Democrat Alexandria Ocasio-Cortez, 29, won her U.S. House race in New York. But on her road to becoming a heroine of progressives and media darling, she had to dip into her savings, leaving her with less than $7,000 stashed away. Her 2017 income: less than $27,000.
Democrat Abby Finkenauer, 29, won her U.S. House race in Iowa, continuing on her fast track up the political ladder after securing a state House seat at age 25. She prevailed while paying off roughly $20,000 worth of debt after attending Drake University in Des Moines. Her 2017 income was $25,000.
But many find that troubling. If candidates by and large need to be wealthy to run, is that good for democracy?
What if you want to run for Congress but are broke, or young and saddled with thousands of dollars of student loans? You're entering a realm where the campaign with the most money usually wins. Being rich also means you likely know other rich people who can write big checks to your campaign. And no public financing program exists — like on the presidential level and in some states — to help congressional political prospects with big brains and full hearts … but empty wallets.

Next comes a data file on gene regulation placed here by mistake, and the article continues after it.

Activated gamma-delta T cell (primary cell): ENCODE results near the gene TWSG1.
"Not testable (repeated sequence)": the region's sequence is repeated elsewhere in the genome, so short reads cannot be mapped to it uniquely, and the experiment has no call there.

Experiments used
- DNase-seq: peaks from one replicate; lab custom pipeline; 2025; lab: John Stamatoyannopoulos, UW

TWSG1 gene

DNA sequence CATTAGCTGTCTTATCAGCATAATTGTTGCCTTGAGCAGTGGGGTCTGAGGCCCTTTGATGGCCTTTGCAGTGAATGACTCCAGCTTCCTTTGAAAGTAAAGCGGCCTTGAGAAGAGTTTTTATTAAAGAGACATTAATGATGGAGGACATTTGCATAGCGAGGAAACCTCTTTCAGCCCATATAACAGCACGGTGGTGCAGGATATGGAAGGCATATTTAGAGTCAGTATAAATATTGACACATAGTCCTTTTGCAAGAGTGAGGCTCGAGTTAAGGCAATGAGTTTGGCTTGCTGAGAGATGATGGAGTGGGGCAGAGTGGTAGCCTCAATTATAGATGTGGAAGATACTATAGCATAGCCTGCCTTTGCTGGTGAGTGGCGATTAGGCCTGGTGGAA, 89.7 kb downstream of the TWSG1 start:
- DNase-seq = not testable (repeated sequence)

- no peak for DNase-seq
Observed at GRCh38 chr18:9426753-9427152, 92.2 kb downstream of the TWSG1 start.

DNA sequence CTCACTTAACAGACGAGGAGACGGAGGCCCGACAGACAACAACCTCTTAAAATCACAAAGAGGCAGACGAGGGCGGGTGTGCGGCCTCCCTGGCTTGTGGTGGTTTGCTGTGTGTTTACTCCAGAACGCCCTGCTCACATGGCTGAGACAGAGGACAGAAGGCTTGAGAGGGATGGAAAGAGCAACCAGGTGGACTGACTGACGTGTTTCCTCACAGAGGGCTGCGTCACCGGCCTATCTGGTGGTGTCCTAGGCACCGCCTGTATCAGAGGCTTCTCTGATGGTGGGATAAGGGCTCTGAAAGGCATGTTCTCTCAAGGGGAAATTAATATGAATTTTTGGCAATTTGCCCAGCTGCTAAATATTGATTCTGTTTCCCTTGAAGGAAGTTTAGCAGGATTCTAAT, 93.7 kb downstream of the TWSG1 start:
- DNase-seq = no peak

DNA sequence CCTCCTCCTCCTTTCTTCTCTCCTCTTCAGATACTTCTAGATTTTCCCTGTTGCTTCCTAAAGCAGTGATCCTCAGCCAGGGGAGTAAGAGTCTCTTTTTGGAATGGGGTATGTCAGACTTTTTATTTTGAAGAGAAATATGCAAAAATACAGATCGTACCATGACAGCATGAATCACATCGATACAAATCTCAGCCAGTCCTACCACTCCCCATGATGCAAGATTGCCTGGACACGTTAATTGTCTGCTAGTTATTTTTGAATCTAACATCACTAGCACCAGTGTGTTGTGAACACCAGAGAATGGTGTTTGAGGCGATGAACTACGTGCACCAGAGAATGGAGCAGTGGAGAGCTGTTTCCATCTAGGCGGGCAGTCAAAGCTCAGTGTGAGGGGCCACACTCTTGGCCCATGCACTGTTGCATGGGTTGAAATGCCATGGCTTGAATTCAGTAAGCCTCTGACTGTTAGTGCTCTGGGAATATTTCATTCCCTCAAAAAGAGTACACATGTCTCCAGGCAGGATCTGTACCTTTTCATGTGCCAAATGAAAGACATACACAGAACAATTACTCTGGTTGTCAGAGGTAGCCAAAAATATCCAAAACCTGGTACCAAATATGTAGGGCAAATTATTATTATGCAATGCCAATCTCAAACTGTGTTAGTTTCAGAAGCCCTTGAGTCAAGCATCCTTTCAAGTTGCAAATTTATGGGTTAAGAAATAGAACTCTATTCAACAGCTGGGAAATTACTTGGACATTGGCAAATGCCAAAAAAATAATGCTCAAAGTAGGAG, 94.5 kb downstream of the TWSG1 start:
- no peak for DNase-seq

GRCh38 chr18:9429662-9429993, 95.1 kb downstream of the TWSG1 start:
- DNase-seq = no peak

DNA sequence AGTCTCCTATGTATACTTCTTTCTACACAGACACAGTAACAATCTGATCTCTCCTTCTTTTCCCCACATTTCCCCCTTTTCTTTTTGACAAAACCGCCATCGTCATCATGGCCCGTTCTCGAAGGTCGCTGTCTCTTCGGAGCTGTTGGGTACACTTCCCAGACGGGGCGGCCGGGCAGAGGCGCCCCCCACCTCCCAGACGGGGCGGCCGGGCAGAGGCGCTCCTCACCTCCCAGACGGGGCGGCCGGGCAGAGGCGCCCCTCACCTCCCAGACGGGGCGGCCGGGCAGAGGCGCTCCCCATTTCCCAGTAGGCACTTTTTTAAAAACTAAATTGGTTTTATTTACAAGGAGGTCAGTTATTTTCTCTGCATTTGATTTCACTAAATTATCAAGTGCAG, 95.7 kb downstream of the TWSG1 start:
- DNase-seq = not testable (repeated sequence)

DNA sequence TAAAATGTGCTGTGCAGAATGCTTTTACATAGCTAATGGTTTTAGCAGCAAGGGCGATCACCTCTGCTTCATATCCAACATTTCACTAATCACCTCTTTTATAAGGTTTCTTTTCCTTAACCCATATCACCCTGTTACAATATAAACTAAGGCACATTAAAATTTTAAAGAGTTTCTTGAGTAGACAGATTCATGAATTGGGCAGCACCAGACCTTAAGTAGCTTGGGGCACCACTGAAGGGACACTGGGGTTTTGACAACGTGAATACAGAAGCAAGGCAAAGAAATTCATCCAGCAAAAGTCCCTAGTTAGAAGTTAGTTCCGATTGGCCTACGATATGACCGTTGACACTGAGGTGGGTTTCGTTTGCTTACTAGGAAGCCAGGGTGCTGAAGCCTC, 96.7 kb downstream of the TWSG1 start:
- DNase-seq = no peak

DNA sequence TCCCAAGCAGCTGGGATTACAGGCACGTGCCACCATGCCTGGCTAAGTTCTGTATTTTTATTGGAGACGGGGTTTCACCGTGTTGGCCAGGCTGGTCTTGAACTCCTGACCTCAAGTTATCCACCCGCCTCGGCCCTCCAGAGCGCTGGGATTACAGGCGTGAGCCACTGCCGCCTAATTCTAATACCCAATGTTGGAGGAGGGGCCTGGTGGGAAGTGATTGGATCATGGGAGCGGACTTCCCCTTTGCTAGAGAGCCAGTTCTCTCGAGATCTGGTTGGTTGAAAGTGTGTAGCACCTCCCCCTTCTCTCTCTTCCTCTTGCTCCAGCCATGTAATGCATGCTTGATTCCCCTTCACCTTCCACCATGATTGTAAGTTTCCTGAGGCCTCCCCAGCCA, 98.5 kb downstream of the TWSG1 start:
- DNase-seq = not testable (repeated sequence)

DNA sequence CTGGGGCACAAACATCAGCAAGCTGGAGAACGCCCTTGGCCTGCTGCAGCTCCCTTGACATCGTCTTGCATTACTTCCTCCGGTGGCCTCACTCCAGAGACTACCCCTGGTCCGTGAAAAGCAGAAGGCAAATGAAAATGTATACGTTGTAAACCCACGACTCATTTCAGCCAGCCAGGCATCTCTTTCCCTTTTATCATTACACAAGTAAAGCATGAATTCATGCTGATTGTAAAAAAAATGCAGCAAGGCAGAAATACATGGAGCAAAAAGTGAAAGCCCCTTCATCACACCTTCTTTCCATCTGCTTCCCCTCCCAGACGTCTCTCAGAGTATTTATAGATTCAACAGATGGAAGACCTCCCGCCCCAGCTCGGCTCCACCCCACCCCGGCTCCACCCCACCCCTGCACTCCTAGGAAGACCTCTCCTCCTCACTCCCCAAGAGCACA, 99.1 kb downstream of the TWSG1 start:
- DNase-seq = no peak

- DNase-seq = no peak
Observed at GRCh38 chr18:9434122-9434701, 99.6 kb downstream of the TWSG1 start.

If you're not an incumbent federal lawmaker, you're allowed to take a salary from the campaign funds you raise.
The Federal Election Commission passed this measure back in 2002 to help "candidates of modest means [who] too often have been crowded out of running for office." The rule "may allow people like blue-collar workers, school teachers and others who don't make six-figure salaries to run for office," Republican FEC Commissioner Michael Toner said at the time.
How much can you pay yourself? Whichever is less money: Your income from the previous year — so Finkenauer could pay herself $25,000 — or the salary of the position you're running for, which is $174,000 for a rank-and-file member of the U.S. House or U.S. Senate.
Most candidates don't take advantage of this provision. But a Center for Public Integrity analysis of federal campaign finance disclosures identified at least 22 candidates running in the 2017-2018 election cycle that together paid themselves about $155,000 from campaign funds. None of the candidates the Center for Public Integrity identified this cycle appeared to collect a $174,000 salary.
Ocasio-Cortez's campaign paid her $6,199.42 over the last few months of the campaign, while Finkenauer did not report any salary from her campaign. Democratic musician Robert Quist, who ran and lost against Greg Gianforte for Montana's U.S. House seat in a 2017 special election, paid himself a salary totaling $9,000.